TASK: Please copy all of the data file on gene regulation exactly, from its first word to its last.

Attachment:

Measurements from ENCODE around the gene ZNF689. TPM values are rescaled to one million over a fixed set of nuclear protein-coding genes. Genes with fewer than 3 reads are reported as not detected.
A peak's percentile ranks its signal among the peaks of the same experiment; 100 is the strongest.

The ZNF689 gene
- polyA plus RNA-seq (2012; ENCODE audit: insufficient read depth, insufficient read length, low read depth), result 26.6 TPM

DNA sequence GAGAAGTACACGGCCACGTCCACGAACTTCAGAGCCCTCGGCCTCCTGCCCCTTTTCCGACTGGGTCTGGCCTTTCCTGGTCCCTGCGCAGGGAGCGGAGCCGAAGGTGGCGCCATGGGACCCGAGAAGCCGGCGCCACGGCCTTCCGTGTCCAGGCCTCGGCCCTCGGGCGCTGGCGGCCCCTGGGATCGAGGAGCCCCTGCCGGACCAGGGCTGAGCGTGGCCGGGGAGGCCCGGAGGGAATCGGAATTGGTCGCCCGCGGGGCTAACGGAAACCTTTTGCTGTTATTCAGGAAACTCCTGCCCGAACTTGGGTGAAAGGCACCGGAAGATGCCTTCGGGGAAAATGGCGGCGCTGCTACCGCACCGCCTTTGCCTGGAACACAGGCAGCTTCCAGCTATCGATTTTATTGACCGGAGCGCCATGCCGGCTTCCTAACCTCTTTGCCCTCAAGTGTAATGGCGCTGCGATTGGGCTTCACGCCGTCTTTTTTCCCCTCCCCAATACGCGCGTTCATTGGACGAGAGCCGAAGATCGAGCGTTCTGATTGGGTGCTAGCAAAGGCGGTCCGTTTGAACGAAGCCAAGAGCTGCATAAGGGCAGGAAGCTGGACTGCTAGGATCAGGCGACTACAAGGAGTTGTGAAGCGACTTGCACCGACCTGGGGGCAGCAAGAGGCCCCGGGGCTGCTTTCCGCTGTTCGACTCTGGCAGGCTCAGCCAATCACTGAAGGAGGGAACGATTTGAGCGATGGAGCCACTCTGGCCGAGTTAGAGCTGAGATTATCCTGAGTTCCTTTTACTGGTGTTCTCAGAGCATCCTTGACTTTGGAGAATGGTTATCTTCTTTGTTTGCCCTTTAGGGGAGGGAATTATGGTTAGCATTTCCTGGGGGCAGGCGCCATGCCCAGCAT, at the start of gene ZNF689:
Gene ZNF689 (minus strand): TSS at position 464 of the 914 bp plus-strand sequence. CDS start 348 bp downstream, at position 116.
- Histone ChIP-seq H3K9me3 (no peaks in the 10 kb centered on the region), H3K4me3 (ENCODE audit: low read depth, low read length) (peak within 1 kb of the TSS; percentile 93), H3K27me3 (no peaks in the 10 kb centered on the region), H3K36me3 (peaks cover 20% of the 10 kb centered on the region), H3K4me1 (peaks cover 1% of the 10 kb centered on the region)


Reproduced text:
Measurements from ENCODE around the gene ZNF689. TPM values are rescaled to one million over a fixed set of nuclear protein-coding genes. Genes with fewer than 3 reads are reported as not detected.
A peak's percentile ranks its signal among the peaks of the same experiment; 100 is the strongest.

The ZNF689 gene
- polyA plus RNA-seq (2012; ENCODE audit: insufficient read depth, insufficient read length, low read depth), result 26.6 TPM

DNA sequence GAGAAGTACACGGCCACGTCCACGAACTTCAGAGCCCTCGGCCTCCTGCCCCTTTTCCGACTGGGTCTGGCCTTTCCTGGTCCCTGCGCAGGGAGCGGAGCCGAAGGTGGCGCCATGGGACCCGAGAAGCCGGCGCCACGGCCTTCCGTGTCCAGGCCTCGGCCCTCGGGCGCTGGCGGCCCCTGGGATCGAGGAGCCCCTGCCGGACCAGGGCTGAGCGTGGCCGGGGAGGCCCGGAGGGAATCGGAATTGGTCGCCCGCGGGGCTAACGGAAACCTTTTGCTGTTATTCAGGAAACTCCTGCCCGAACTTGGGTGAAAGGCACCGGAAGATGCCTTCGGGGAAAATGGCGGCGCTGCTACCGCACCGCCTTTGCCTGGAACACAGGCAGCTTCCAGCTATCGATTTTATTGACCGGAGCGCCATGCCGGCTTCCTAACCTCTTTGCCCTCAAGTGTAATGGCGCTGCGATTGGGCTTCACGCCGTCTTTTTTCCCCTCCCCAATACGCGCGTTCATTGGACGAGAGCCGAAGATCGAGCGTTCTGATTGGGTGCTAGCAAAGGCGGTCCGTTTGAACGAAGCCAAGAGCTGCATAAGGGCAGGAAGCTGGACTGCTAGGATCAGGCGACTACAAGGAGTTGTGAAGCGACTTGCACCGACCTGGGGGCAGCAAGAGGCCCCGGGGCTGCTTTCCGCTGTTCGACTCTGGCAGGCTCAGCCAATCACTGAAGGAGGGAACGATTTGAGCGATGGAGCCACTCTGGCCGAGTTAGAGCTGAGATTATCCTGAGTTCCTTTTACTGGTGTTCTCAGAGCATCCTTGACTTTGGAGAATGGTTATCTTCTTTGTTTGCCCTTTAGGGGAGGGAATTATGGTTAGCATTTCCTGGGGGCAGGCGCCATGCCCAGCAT, at the start of gene ZNF689:
Gene ZNF689 (minus strand): TSS at position 464 of the 914 bp plus-strand sequence. CDS start 348 bp downstream, at position 116.
- Histone ChIP-seq H3K9me3 (no peaks in the 10 kb centered on the region), H3K4me3 (ENCODE audit: low read depth, low read length) (peak within 1 kb of the TSS; percentile 93), H3K27me3 (no peaks in the 10 kb centered on the region), H3K36me3 (peaks cover 20% of the 10 kb centered on the region), H3K4me1 (peaks cover 1% of the 10 kb centered on the region)